Colorectal cancer (CRC) is the most common malignancy of the gastrointestinal (GI) tract; it is the second most common cancer in women and third in men. Its incidence shows substantial geographical variation, resulting in a 10-fold difference between some countries. The high number of patients with CRC, precancerous lesions or polyps causes significant challenges to national healthcare systems, their chances to recognize tumors at an early stage, as well as possibilities to offer the most effective treatment. According to recent data the incidence of CRC is rising in many traditionally low-incidence countries like Japan, Korea, China, and Eastern Europe, which is thought to be a result of cultural and dietary changes towards a Western lifestyle. Even though the overall incidence is increasing, at the same time some positive development has occurred in many previous high-risk countries due to more effective diagnostics and treatment.
CRC usually develops from precursor lesions, i.e., colonic adenomas. The prevalence of adenomas clearly increases by age. Postmortem studies indicate that 30%-40% of individuals from Western countries have adenomas, most of them asymptomatic. A majority of these are benign and never turn malignant. In familial syndromes, younger patients develop adenomas which proceed to cancer with a much higher frequency[2-4]. Removal of precancerous lesions at colonoscopy prevents them from proceeding to cancer. Thus, early diagnosis and complete removal of precancerous lesions are key factors for successful outcome.
The diagnostic arsenal in CRC includes several clinicopathological parameters, which can be utilized to determine the malignancy and prognosis. They include tumor stage according to the TNM (tumor, nodes, metastasis), Dukes or Astler-Coller classification, as well as tumor grade, microsatellite instability, and molecular markers, recently reviewed by Marzouk and Schofield. The intensively studied molecular markers include such as tumor suppressor gene p53 and its mutations as well as antigen Ki-67[6,7]. However, new biomarkers are urgently needed to predict survival and improve stratification of CRC patients for different treatment options.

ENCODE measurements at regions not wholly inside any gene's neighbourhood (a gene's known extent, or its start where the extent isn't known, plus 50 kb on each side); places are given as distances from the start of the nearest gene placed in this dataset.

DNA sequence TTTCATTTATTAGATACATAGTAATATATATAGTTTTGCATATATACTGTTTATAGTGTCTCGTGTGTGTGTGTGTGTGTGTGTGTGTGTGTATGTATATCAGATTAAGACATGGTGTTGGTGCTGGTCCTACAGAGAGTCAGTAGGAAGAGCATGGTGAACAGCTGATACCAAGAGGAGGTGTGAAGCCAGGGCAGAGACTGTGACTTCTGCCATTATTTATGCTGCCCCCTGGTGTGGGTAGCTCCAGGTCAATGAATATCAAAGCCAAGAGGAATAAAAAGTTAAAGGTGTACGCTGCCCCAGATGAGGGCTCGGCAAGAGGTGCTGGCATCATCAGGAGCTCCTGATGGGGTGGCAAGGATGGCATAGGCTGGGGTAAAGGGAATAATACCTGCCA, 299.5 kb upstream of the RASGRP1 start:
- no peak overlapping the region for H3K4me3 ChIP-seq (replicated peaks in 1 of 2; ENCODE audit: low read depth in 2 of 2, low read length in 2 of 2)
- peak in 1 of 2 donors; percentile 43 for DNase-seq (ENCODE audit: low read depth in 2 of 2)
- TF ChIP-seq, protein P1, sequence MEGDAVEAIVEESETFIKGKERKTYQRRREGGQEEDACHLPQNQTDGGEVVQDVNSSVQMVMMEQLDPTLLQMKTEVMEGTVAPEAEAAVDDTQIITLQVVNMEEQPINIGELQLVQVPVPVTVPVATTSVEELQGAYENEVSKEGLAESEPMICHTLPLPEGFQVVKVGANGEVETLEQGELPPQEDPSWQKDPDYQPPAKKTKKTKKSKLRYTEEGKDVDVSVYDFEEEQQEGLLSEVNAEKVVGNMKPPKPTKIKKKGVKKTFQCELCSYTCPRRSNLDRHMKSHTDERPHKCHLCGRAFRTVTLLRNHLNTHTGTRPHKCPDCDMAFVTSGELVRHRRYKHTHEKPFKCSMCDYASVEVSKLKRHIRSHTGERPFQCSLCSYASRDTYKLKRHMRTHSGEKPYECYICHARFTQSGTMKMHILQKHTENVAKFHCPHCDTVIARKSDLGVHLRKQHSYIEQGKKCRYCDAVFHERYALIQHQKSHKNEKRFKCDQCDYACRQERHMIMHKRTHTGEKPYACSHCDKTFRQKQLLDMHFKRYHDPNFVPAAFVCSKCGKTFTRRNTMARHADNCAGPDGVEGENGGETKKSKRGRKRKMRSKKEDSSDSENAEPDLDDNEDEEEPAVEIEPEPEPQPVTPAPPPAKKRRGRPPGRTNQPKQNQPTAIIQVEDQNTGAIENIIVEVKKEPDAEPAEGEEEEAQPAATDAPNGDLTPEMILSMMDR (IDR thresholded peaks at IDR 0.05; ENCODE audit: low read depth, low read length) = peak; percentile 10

Carbonic anhydrases (CAs) constitute a group of zinc-binding enzymes, which catalyze the reversible hydration of CO2 to bicarbonate. This reaction is crucial for maintenance of pH homeostasis of the body. Through this chemical reaction they are involved in several downstream physiological processes, such as bone resorption, vision, and production of saliva, bile, pancreatic juice and gastric juice[8-10]. The mammalian alpha-CA family includes 16 known isoforms of which 15 can be found in humans. These isoforms show marked differences in their kinetics and cellular and subcellular distributions[8,9].
Under hypoxic conditions cells produce acidic metabolic products via anaerobic glycolysis. This pathway is inhibited in the presence of enough oxygen. Notably, tumor cells have a tendency to upregulate glucose intake and increase the rate of anaerobic glycolysis even when the amount of oxygen is sufficient. Tumor cells need CA enzymes and many other proteins, such as ion transporters, to maintain neutral intracellular pH. During this process extracellular pH decreases, which in turn, disturbs physiological processes of the surrounding normal tissue and promotes cancer growth[11,13]. Indeed, increased glucose intake and hypoxia are often linked to more aggressive and invasive tumor growth, signs that correlate with poor prognosis. It has been suggested that partial hypoxia may contribute to cell selection, favoring a shift from a pre-malignant phenotype to more malignant forms, in which the oxygen free metabolism plays a major role in making it possible for cells to survive in challenging hypoxic environments.